Because of Medicaid’s low reimbursement rates, though, the program’s beneficiaries have trouble finding doctors and specialists willing to treat them. Most research suggests that this difficulty leads Medicaid enrollees to wait until a medical problem becomes so severe that an emergency room visit becomes necessary. In 2008, Medicaid patients used ERs at nearly double the rate of the privately insured—45.8 visits per 100 enrollees, compared with 24 visits per 100 for those with private insurance. (For some provider categories, mainly in primary care, Obamacare will increase Medicaid reimbursements to Medicare rates, but only for two years. Medicare rates are much lower than private reimbursements, in any case.) What’s the point of insurance if it leaves you without good access to care?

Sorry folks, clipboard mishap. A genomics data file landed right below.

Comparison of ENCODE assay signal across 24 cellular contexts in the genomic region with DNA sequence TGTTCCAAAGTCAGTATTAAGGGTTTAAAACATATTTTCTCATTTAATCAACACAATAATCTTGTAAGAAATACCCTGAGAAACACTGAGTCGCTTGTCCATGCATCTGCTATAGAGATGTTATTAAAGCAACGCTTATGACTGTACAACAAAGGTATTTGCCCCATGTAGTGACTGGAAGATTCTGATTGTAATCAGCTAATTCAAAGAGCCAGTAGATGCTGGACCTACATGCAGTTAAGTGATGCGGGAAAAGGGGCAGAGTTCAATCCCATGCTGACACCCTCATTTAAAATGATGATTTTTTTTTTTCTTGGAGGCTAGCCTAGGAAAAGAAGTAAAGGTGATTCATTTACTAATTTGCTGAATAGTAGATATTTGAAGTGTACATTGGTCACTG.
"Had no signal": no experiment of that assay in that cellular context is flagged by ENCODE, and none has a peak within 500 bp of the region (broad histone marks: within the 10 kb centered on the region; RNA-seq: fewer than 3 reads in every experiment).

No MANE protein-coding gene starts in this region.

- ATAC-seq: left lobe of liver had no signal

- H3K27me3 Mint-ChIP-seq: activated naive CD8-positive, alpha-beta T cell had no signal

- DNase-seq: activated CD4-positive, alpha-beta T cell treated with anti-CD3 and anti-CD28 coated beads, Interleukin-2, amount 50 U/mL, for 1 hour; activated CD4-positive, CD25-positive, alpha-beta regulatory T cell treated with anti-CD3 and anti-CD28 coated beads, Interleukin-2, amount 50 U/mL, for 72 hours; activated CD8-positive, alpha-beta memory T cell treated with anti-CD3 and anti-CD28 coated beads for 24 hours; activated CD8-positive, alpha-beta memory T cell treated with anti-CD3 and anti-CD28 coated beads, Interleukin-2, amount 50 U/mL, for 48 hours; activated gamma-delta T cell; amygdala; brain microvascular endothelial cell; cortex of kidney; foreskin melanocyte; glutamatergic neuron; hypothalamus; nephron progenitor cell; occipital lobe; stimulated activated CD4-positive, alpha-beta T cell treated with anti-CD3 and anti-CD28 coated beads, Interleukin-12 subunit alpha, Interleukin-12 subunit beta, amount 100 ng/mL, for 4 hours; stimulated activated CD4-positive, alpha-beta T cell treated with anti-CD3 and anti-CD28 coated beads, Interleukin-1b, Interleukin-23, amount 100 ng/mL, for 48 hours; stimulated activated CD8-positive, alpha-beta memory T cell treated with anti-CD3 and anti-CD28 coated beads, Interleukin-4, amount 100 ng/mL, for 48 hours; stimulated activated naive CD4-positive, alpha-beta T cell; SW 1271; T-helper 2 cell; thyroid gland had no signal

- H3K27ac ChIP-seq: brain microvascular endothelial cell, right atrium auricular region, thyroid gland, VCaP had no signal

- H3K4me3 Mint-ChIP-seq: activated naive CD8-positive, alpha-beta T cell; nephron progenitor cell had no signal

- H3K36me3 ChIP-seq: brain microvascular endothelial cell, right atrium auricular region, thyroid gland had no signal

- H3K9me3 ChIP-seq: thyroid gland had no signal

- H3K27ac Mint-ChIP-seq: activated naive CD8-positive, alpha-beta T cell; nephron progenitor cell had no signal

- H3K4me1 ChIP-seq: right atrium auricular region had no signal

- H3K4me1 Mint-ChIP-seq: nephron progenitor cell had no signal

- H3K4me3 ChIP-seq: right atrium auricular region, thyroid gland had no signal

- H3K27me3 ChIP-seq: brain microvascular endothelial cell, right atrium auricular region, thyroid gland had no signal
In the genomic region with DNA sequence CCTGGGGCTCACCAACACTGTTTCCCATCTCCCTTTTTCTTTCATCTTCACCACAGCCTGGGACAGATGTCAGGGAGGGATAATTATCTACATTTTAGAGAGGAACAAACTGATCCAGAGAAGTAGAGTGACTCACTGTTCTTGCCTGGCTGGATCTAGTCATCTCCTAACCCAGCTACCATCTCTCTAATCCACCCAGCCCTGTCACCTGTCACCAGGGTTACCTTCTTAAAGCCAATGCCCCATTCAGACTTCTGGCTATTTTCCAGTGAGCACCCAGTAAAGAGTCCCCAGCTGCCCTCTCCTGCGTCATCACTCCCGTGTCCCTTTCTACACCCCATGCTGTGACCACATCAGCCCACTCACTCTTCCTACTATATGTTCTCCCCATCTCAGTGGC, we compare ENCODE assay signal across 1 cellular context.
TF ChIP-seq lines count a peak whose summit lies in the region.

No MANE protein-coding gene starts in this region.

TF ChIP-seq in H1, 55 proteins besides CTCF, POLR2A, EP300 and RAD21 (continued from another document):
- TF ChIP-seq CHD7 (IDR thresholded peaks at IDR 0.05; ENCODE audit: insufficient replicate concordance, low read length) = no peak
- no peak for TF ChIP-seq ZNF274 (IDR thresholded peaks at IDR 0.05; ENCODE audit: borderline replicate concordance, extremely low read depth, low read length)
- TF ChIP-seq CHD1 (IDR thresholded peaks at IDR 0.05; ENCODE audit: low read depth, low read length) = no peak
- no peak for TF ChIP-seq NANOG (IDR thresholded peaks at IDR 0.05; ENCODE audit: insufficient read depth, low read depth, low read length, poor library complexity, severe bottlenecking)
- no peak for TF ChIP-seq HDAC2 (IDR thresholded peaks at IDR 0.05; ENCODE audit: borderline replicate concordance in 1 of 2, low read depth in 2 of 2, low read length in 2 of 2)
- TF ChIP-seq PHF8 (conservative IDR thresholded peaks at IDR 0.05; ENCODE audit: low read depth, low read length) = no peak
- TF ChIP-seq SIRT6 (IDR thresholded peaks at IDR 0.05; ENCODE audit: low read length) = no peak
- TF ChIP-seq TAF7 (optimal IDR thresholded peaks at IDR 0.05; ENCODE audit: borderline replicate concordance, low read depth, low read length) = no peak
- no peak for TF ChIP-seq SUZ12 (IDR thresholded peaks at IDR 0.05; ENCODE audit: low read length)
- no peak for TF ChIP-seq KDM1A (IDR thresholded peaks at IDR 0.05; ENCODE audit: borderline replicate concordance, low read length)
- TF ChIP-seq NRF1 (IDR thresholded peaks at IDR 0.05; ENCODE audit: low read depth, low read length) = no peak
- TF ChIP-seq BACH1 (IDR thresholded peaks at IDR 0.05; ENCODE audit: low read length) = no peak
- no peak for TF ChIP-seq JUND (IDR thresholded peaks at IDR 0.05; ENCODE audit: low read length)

Most people who will (at least hypothetically) buy the subsidized private insurance that Obamacare makes available are young and healthy, with low expected health-care costs. But Obamacare mandates comprehensive coverage for this population—including free preventive services, like cancer screenings and birth control pills, which only cost $4 a month at Walmart. Forcing such “Cadillac” plans on people who only need catastrophic coverage produces real problems not just in health-care provision, but also across the entire economy. Millions of newly insured, healthy people will flock to doctors’ offices for annual exams they don’t need. Doctors will find themselves with lots of tests to run and minor problems to solve, taking time away from treating seriously or chronically ill patients. Increased demand for additional services will also lead to longer waits for doctors’ appointments, because Obamacare does nothing to expand the supply of physicians in the foreseeable future.